and transport, which may account for the large temporal var-
iability often observed in FIB concentrations and the lack of
association with illness [25,127,195]. Such variability limits
the amount of information conveyed by individual observa-
tions, requiring much larger datasets to disentangle trends in
indicator occurrence from the inherent variance in indicator
measurements [188,189]. These limitations are especially
pronounced when anticipated effects are indirect and small
relative to typical indicator concentrations, which may be
maintained in part by other sources and pathways of contam-
ination [138,192,193,196]. The outsized influence of pre-
cipitation on microbial concentrations may obscure less dra-
matic dynamics in many systems . Furthermore, clear
long-term indicator trends do not necessarily represent con-
comitant changes in pathogen hazards .
The increasing feasibility of comprehensive direct path-
ogen detection suggests that situations demanding a high
degree of confidence about the presence of hazardous fecal
contamination may be best served by assaying pathogens
directly, utilizing concentration methods to improve sensi-
tivity as appropriate . The possibility of false nega-
tives due to temporal and spatial variability, while partially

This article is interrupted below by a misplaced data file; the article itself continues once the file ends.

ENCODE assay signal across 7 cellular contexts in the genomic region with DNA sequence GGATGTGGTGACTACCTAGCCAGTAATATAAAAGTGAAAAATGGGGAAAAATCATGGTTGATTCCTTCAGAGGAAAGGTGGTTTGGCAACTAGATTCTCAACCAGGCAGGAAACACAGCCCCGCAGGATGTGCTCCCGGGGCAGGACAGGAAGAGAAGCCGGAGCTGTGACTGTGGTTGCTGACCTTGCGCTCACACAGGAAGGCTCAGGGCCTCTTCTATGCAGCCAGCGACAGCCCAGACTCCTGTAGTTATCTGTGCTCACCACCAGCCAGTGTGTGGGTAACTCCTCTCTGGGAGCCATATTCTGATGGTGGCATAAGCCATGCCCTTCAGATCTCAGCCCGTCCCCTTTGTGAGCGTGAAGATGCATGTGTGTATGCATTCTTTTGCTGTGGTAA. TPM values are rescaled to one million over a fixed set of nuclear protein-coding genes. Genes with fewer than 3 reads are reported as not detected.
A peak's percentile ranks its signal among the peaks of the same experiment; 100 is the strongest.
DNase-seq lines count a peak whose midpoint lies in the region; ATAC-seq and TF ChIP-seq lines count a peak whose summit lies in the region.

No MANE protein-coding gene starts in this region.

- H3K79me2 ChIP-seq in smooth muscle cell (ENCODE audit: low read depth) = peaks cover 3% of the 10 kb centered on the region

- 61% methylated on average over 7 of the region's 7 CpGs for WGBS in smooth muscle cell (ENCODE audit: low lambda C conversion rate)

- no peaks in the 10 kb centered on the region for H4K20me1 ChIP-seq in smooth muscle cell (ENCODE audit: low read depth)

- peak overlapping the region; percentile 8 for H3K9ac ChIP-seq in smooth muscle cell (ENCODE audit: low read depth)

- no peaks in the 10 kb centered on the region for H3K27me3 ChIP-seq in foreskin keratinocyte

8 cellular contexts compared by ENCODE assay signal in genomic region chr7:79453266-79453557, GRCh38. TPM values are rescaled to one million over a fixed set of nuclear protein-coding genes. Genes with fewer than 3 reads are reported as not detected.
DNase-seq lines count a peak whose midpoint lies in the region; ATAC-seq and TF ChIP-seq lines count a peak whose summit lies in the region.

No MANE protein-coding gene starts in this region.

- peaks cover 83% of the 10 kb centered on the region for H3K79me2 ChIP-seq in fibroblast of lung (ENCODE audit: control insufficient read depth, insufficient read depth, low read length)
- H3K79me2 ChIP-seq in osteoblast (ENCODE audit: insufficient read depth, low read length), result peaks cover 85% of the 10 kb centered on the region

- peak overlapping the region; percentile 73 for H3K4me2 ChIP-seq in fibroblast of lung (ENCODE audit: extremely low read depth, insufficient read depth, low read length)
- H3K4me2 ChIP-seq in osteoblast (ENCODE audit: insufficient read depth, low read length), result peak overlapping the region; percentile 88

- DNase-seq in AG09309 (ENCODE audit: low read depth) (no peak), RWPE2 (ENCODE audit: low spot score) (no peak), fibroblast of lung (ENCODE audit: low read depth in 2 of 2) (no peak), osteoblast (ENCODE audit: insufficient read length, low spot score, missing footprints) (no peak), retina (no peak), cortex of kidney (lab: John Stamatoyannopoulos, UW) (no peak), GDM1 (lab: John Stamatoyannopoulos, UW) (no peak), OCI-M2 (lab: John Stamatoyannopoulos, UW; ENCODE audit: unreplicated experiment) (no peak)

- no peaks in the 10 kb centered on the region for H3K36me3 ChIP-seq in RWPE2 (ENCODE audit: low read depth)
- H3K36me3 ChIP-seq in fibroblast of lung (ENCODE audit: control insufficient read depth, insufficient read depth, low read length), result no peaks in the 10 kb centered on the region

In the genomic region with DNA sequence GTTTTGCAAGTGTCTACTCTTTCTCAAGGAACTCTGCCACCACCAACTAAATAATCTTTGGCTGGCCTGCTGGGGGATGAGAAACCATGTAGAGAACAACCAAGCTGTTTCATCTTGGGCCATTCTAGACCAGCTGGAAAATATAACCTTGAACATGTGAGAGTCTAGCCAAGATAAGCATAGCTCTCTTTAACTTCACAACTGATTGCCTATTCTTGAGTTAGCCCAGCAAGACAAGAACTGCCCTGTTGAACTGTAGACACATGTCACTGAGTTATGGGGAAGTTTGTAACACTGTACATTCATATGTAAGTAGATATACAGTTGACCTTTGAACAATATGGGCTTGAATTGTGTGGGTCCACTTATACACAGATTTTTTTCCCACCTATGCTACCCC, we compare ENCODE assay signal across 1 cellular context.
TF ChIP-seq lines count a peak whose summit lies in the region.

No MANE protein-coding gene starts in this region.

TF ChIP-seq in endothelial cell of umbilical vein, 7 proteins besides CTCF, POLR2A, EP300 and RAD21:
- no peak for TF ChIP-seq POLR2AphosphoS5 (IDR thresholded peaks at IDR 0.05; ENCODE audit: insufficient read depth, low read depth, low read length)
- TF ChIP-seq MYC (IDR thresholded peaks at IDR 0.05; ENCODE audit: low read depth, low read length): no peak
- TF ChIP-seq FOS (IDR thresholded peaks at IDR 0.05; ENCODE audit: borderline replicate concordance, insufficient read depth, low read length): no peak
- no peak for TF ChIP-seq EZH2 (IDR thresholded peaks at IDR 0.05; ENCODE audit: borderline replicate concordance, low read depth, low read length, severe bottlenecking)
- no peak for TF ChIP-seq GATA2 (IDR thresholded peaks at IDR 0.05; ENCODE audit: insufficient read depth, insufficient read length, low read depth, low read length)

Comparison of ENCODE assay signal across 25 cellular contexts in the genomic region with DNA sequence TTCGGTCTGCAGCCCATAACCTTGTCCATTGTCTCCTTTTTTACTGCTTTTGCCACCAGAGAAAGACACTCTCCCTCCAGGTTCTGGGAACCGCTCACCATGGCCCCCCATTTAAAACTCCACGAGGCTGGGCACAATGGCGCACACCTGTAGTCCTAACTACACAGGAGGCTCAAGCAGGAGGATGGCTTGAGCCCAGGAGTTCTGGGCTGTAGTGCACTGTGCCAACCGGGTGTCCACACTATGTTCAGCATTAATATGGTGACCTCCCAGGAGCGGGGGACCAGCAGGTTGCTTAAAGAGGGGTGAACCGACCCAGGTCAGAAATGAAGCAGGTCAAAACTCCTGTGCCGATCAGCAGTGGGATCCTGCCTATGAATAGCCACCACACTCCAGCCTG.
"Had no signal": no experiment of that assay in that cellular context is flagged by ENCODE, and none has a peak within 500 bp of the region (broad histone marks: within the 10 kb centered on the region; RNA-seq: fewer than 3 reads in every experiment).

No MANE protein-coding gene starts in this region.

addressable through strategies such as composite sam-
pling, nevertheless suggests that general fecal indicators
should continue to be assessed to complement direct path-
ogen detection efforts. Despite the recent introduction of
procedures to simultaneously quantify multiple FIB, MST,
and pathogen genes in under 4 hours , the expense,
necessary expertise, and rapid pace of change likely pre-
clude the routine application of direct pathogen detection
for some time to come. Meanwhile, protecting public
health in recreational waters remains an important (and
legally mandated) goal. High-traffic beaches with
established daily microbial water quality testing programs
and dedicated laboratory facilities are likely to benefit from
implementing rapid FIB qPCR monitoring with same-day
notification [126,197]. As such beaches are often located
near large urban areas and impacted by human sources,
they may further benefit from instead implementing simul-
taneous monitoring of FIB and human-associated markers
by duplex dPCR to establish time trends in human-source
contamination at little additional cost [112,114]. Although
associations between human-associated markers and gas-
trointestinal illness are generally lacking [32,174], their
regular application across multiple human-impacted loca-
tions may provide useful information to prioritize remedi-
ation efforts [111,112].
Locations that host fewer recreators, have limited monitoring
resources and sampling frequency, or are impacted by non-point
sources, for which generalizable relationships between indicators
and risk are lacking, are unlikely to realize similar benefits from
adopting rapid molecular monitoring while incurring substantial
additional expense, complexity, and opportunity for error [149•,
198,199]. Rather, supplementing existing FIB monitoring pro-
grams with predictive modeling may present a more feasible